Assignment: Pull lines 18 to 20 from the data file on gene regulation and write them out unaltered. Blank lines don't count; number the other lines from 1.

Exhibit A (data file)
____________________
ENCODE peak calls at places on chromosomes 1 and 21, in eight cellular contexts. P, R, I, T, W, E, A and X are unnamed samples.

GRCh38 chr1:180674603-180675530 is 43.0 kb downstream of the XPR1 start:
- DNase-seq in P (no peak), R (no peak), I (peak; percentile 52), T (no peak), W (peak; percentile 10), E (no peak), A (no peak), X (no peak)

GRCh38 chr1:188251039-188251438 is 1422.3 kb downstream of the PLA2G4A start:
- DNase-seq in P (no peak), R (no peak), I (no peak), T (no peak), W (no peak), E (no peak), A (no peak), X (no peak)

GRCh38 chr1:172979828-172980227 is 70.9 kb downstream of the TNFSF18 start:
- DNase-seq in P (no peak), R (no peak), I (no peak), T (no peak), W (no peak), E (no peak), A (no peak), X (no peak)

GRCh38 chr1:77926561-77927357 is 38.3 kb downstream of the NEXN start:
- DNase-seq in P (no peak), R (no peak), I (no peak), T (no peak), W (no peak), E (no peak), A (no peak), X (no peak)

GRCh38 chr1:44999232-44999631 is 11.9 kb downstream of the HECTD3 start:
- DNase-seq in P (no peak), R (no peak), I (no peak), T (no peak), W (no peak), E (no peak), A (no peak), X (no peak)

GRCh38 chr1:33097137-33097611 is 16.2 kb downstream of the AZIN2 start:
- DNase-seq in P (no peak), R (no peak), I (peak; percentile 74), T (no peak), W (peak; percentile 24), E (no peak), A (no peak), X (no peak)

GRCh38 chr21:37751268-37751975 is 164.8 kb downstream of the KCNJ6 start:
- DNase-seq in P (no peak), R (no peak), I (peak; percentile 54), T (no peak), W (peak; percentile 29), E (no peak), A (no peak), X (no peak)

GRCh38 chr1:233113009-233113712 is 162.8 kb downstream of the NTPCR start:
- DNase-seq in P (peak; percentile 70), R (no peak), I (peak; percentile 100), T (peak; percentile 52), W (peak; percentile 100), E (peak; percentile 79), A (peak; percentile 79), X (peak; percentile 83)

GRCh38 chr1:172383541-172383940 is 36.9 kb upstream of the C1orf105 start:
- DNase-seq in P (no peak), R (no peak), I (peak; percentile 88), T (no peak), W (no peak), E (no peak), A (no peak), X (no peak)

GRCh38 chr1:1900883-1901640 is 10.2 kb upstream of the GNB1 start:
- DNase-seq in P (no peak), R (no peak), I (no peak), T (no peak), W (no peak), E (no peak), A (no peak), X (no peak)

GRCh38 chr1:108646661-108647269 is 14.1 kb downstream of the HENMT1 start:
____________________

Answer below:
GRCh38 chr1:172383541-172383940 is 36.9 kb upstream of the C1orf105 start:
- DNase-seq in P (no peak), R (no peak), I (peak; percentile 88), T (no peak), W (no peak), E (no peak), A (no peak), X (no peak)

GRCh38 chr1:1900883-1901640 is 10.2 kb upstream of the GNB1 start: